40 Ft Racing Trimaran.
For Peter Bryant
The brief for this design was to build a boat to win line honours in all the RORC (Royal Ocean Racing Club) series of offshore races. These are usually across the English Channel from England to France, including the Fastnet race. The boat should also be competitive in short “around the cans” racing in the UK.
Our recent success with Shockwave (a 34 ft Trimaran to my design) showed that on boat speed in flat water, Shockwave could keep up with, and often beat, the current 40 foot racers. After achieving first British boat home in the Around the Island Race in June 2001 aboard Shockwave, Peter Bryant was convinced that a 40 foot development of Shockwave and “Naia” would be a winner.
Peter is very interested in using the latest computer technology to gather data on the boat’s performance, and wanted to be able to use that information live while sailing. This meant that he would want to be in contact with the crew and at the navigation console at the same time. Therefore I included a raised chart table with a seat to one side, so that access into the hull was still possible when the navigator was seated at the computer array. This feature will also be very good for single or double handed sailing.
The general concept of the design is to keep the hull surfaces to a minimum to enclose the two berths and the navigation area. The beams are lifted to clear the water in conditions where there will be considerable water flowing across the hulls. At speeds of around 24 knots this water feels like a fire hose, and the crew needs to be able to sit clear of the spray. Thus the helmsman’s seat is out on the aft cross beam and only one crew remains in the cockpit to trim the main and the jib.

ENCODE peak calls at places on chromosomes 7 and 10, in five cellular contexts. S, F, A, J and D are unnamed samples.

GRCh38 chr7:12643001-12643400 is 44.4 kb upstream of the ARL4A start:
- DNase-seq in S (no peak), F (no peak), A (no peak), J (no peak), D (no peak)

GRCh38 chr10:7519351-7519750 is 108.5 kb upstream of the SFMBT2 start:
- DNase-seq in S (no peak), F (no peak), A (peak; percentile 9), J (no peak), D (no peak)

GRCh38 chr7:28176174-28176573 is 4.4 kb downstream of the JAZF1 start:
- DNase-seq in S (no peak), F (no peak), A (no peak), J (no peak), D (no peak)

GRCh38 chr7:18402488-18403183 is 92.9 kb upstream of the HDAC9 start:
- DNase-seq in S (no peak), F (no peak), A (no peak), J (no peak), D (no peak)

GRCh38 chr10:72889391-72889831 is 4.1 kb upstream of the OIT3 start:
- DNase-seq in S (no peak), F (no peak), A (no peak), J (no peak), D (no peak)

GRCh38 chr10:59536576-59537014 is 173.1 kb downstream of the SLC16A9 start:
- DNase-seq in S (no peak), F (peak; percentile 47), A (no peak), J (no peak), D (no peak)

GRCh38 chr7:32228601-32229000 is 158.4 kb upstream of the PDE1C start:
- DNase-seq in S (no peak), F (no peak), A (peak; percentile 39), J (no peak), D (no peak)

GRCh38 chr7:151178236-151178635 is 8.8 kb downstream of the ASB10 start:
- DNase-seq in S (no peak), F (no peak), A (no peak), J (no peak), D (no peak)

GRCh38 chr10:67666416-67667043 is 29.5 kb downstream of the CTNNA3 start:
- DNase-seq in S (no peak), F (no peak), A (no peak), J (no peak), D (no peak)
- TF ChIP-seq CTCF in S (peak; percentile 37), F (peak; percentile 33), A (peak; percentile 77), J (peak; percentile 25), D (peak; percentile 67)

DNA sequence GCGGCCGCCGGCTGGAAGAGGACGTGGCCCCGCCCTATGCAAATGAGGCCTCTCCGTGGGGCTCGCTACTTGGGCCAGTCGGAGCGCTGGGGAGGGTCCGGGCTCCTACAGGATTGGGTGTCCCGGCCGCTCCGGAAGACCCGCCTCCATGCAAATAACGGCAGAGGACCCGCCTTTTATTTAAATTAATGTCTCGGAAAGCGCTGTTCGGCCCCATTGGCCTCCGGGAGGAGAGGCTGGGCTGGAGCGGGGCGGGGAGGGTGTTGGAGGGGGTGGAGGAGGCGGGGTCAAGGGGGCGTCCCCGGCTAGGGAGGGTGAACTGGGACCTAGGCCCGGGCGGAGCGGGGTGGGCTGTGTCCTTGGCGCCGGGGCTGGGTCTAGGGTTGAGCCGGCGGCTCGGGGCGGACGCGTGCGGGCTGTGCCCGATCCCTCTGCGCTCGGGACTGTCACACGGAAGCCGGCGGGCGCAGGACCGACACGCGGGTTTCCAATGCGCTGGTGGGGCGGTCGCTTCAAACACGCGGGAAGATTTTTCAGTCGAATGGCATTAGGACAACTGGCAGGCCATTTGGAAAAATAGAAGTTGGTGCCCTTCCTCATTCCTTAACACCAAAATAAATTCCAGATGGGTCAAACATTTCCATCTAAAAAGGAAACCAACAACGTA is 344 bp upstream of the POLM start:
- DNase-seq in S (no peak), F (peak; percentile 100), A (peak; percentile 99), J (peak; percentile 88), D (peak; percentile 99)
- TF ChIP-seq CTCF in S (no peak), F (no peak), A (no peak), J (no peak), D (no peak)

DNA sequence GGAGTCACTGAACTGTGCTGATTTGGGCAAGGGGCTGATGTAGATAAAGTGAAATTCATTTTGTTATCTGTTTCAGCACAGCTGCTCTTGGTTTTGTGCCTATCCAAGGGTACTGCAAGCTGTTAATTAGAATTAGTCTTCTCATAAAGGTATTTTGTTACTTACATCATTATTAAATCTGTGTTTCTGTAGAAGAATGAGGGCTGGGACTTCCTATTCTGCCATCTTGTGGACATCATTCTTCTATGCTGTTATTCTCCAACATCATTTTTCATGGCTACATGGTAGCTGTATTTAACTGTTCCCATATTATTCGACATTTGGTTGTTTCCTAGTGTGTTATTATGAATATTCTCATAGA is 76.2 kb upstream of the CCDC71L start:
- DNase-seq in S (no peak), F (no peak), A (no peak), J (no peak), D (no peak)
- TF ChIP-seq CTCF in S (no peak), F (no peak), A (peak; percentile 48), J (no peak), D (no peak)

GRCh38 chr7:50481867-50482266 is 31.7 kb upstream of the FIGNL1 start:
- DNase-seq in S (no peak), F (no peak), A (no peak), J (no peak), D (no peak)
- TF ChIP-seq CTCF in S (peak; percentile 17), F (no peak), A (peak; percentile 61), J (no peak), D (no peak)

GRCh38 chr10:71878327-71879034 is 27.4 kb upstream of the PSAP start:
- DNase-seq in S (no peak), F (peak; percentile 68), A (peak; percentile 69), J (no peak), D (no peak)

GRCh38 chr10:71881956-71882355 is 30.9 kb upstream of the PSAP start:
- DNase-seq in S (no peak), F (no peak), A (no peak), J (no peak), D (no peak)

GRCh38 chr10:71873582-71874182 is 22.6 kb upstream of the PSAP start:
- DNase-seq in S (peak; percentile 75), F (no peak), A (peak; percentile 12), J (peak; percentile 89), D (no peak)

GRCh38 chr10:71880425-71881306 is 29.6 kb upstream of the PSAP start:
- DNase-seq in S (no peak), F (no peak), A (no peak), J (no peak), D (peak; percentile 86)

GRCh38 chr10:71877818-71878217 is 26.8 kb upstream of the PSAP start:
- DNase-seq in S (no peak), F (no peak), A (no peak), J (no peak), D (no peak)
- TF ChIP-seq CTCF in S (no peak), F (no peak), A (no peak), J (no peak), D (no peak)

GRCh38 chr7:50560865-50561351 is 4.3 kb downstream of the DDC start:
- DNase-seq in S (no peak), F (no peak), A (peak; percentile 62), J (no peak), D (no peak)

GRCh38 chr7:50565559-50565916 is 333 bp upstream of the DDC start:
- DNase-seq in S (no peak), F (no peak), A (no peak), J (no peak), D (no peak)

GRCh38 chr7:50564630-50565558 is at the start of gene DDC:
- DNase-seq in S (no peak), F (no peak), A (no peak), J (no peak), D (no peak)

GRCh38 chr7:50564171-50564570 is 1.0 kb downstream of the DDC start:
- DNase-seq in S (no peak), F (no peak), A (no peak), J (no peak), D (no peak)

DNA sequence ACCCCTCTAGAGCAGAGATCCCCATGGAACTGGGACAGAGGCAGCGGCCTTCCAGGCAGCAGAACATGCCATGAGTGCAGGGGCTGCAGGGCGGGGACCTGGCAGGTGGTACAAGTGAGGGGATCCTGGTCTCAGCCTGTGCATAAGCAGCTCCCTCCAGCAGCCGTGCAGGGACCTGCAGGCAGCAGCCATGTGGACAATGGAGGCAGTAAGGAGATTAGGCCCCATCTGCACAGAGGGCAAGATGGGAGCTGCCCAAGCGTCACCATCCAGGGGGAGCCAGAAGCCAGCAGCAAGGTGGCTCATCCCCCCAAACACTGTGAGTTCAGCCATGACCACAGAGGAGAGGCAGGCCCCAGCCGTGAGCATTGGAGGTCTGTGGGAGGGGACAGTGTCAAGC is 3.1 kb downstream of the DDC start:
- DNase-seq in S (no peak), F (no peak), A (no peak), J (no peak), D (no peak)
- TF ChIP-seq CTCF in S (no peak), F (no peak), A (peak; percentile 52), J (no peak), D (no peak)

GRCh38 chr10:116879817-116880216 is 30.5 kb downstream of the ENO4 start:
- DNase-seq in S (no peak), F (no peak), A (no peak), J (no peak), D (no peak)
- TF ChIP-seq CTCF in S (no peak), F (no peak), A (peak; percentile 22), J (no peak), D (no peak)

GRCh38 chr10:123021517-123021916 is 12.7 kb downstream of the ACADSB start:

Three rudders are necessary on this boat because she can be sailed on one hull with the main hull nearly clear of the water. We found that the speed and power developed on “Naia” caused the main hull rudder to ventilate at speeds of around 20 to 22 knots. This placed a limit on top speed until we added rudders on the outriggers.
In previous designs we have found a gap in the performance between the point when the jib is too small and the Genoa is too large. This has been addressed by adding a larger Jib off the tip of the bow, thereby improving performance in wind speeds of around 8 to 14 knots.
The rig is drawn with a carbon wing mast of short cord. A large wing can close the slot when hard on the wind, thereby reducing the effect of the jib. With sheeting angles as low as 6 degrees, the jib leech is very close to the mast. Therefore a small wing will be more effective on this design. Swept back spreaders keep the mast in column.
Construction will be in Prepreg Carbon for all of the hull and beam structure, with Core-cel foam below the waterline, with Nomex honeycomb core for the rest of the structure. All up weight is predicted to be 2000 Kgs in racing trim including the weight of the crew.